Legends about St. Olaf

Text: Marit Synnøve Vea

Mange pilegrimer besøkte Olavskirken. Pilegrimene skulle gå inn døren som vendt mot nord. (Foto Ørjan Iversen)

ST OLAF’S CHURCH. Many pilgrims visited St. Olaf’s church. The pilgrims used the door that faced northwards. Today this door is bricked up. (Photo Ørjan Iversen)

After King Olaf Haraldsson was killed in 1030, miracles began to happen around the dead king, sick people were healed and Olaf’s hair and nails grew as if he were alive. The king was declared to be a saint and many pilgrims visited his burial place in Nidaros.

Håkon Håkonsson consecrated his church at Avaldsnes to St. Olaf, and the church became an important stopping place for pilgrims going to Nidaros. Adam of Bremen (ca. 1070) tells that most of these pilgrims travelled by sea, and many of them came to Avaldsnes.

On the north side of the church we can see a bricked up door. This was the pilgrims’ entrance, as they always had to enter any church with their backs to the north – because they believed evil heathen forces remained up north. Snorri’s Edda tells “Niðr ok norðr liggr helvegr” = “Down and north is the road to hell”. Even today we find this in the phrase “to judge someone north and down.”

There are still place names and tales from North Karmøy which remind us of this pilgrim traffic.

The king’s farm manager at Avaldsnes built a sælehus, – a hostel to house pilgrims and other travellers-  where the strait Karmsund is at its narrowest. This place is still called Salhus (salu = soul).



Many travellers came to the royal estate at Avaldsnes, and the most prominent of these were welcomed to overnight at the royal manor. The Sælehus was probably erected for the poor. In 1368 the hanseatic traders set fire to the Sælehus, at

Other well-known place names in the area that reminds us of the pilgrims are:

Feginsbrekkå, (= “happy slope” )the first place where the pilgrims that took the land route, could see St.Olaf’s church.

Monkaskar (= the monks’ pass) and Munkhaug (= the monks’ hill). Pilgrims often wore a cloak that made people compare them with monks, hence the name.

There are several legends related to the standing stone “Virgin Mary’s Sewing needle”.  (See Virgin Mary’s Sewing Needle). One of them is about Saint Olaf and the troll or giant Sigge:

Lokal tradisjon har gitt ein av dei store gravhaugane på Blodheia namnet Guttormshaug eller Prinsahaug fordi dei trudde Guttorm Eirikson var gravlagd i haugen, men dette er gravhaugar over hovdingar som levde i eldre bronsealder. (Foto Marit S.Vea) Då dei to hærstyrkane møtte kvarandre på Blodheia i 953, kjempa dei mellom desse haugane som alt då var over 2000 år gamle. (Foto M. S. Vea)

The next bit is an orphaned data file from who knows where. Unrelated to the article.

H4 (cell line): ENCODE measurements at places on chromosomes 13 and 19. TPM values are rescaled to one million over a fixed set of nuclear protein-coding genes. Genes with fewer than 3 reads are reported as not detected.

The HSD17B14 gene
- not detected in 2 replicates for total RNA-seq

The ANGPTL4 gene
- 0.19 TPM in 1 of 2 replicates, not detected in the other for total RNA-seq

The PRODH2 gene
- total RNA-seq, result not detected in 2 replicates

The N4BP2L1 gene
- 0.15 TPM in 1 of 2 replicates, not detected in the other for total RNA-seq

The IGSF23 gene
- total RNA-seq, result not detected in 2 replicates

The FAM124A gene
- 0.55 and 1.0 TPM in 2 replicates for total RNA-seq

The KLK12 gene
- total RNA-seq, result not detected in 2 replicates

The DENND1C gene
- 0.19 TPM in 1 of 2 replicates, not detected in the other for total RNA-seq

Saint Olaf wanted to build a stone church with a tower on his royal farm at Avaldsnes. But the king had little time to do this himself because he was so busy travelling around the country Christianizing people. Therefore the King made a pact with a giant or a troll who had residence inside one of the ancient burial mounds up on Blood Heights.

The agreement was that the troll should build the church, and if he managed to finish it within a certain time, he should be rewarded with the sun, the moon or the King’s soul.

The troll started to work, and such underground beings build with magic, much quicker than a Christian man can imagine. The last day before the deadline expired, Saint Olaf became really anxious. It seemed that the troll would complete his task by the deadline and what should the king do? Not even kings can bring down the sun and the moon. How could Olaf save his soul?

St Olaf¨s well at Torvastad. Foto Marit S. Vea

St Olaf’s well at Torvastad. Foto Marit S. Vea

In the evening the king rode up on Blood Heights (where the battle between Håkon the Good and the sons of Eirik Bloodaxe once stood). One of these burial mounds is called “Prinsahaugen”. From within this mound Olaf heard a child crying. He stopped his horse and listened. Then he heard a woman singing:

Silence, silence little child
your father Sigge will arrive
with the sun and moon to his baby.

Now, Saint Olaf knew what the troll was called; Sigge. The King was saved. Because everyone knows that if a Christian man mentions the troll by name, the troll will turn to stone. The King rode back to the church and hid up to the church wall. When the troll should put the last stone on the church tower, Olaf cried out: “Beware now, Sigge, the last stone will fall down.”

In that moment the troll cracked. He turned to stone and fell headlong into the soil north of the church. There he is still standing and bear witness that good will defeat evil, just like the King defeated the troll.

St Olav og mannskapet ligg og ventar i Vikingstadvågen til fiendene har segla bort. (Illustrasjon Svein Johannessen)

St Olaf has stabbed his fist in the rock to get hold of water for his men. Since then this source has never run dry. (Ill. Svein Johannessen)